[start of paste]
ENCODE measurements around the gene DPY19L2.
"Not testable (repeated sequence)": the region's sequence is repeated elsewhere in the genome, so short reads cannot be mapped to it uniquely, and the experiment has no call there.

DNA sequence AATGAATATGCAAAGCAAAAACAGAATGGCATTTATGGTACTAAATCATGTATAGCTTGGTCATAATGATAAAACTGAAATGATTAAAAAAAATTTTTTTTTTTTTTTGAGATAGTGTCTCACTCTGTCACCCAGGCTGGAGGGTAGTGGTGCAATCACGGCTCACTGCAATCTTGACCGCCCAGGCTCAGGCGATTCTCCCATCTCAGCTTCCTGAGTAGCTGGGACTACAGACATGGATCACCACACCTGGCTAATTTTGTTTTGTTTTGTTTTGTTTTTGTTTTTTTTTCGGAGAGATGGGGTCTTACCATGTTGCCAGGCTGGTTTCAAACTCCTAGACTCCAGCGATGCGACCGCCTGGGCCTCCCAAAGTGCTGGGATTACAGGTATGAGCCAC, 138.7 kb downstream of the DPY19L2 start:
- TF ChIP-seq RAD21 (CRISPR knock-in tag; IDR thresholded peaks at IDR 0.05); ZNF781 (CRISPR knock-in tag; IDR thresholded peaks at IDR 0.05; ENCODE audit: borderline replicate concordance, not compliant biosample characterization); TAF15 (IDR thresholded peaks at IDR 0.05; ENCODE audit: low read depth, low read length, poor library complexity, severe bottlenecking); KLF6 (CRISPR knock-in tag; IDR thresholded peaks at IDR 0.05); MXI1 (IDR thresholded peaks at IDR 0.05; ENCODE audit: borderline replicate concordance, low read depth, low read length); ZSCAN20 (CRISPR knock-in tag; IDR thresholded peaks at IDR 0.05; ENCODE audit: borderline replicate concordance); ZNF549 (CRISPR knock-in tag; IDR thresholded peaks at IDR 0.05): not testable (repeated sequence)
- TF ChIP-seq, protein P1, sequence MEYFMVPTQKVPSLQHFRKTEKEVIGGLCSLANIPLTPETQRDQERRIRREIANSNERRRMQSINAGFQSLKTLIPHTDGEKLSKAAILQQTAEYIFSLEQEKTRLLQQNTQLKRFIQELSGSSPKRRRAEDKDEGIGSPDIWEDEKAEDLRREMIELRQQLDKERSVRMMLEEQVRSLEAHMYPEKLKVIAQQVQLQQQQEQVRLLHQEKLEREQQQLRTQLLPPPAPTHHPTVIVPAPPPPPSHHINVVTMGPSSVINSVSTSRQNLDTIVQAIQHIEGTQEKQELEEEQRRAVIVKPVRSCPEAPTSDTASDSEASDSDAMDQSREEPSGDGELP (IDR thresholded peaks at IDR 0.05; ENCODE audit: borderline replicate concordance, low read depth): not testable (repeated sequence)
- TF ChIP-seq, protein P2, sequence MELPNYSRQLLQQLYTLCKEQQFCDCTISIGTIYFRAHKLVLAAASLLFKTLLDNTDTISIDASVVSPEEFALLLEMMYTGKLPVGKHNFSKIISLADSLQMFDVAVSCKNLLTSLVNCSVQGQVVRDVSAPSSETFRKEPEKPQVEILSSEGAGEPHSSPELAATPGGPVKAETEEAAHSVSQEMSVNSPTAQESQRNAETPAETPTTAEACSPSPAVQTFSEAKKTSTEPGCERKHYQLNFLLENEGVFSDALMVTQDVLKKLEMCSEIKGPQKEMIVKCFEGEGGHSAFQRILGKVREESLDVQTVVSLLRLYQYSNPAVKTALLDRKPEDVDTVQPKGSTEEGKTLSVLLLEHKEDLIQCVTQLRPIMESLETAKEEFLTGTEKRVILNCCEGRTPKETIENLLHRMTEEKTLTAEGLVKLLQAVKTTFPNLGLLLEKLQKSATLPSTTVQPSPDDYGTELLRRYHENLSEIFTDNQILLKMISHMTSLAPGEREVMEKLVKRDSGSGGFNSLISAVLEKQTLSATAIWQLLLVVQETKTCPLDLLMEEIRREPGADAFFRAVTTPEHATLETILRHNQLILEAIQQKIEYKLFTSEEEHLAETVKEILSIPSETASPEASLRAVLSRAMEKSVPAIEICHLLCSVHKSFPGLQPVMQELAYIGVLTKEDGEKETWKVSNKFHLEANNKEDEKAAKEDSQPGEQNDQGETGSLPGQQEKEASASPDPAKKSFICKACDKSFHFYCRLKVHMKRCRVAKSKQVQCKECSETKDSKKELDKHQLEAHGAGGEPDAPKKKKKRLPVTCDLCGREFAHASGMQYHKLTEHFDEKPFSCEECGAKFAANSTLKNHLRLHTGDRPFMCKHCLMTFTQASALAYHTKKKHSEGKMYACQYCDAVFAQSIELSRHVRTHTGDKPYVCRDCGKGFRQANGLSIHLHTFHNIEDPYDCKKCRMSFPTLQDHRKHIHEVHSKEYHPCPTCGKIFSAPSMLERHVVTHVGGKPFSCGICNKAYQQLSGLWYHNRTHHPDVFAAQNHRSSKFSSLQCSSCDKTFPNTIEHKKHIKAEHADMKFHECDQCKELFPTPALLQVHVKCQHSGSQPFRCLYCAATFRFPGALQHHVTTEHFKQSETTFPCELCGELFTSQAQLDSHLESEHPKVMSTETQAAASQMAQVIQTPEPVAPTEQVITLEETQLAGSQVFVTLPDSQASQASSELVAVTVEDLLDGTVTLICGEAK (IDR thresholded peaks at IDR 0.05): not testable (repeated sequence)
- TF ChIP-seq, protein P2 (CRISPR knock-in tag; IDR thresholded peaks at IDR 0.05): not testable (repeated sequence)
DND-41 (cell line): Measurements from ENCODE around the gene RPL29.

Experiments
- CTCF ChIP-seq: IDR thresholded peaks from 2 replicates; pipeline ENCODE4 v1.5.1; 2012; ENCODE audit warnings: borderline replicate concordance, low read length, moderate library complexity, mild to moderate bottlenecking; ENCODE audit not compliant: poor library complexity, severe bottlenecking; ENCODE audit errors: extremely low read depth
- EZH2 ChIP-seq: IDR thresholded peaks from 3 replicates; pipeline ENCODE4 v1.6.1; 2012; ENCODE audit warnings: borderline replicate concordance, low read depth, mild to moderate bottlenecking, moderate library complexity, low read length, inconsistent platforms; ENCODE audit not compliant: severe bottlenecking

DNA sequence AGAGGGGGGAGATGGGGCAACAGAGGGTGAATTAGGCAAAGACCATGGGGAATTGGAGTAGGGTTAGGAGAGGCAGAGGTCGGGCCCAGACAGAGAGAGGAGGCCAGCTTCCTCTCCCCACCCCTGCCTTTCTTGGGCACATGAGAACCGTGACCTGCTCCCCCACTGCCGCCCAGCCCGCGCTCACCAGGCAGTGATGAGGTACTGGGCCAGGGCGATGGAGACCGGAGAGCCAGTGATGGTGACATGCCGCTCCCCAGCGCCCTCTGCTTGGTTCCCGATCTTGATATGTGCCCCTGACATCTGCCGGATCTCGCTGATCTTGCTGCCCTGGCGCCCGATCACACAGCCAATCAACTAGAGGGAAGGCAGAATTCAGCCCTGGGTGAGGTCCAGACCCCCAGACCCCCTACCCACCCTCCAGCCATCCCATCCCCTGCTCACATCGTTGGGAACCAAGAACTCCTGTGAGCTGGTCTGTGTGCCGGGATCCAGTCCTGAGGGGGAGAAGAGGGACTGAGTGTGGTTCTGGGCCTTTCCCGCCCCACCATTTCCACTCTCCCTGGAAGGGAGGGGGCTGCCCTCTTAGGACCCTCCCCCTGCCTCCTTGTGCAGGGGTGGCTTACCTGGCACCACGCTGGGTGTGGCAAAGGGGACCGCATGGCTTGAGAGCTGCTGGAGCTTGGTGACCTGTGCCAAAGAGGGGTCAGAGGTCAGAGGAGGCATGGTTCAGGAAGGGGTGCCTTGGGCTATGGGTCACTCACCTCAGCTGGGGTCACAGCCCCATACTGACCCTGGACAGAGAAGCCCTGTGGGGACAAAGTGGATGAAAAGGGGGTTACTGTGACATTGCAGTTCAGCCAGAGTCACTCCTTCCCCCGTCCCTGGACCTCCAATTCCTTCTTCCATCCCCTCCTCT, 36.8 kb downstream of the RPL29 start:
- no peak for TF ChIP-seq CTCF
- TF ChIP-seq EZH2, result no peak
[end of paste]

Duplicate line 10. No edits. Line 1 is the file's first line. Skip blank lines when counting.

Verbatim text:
- CTCF ChIP-seq: IDR thresholded peaks from 2 replicates; pipeline ENCODE4 v1.5.1; 2012; ENCODE audit warnings: borderline replicate concordance, low read length, moderate library complexity, mild to moderate bottlenecking; ENCODE audit not compliant: poor library complexity, severe bottlenecking; ENCODE audit errors: extremely low read depth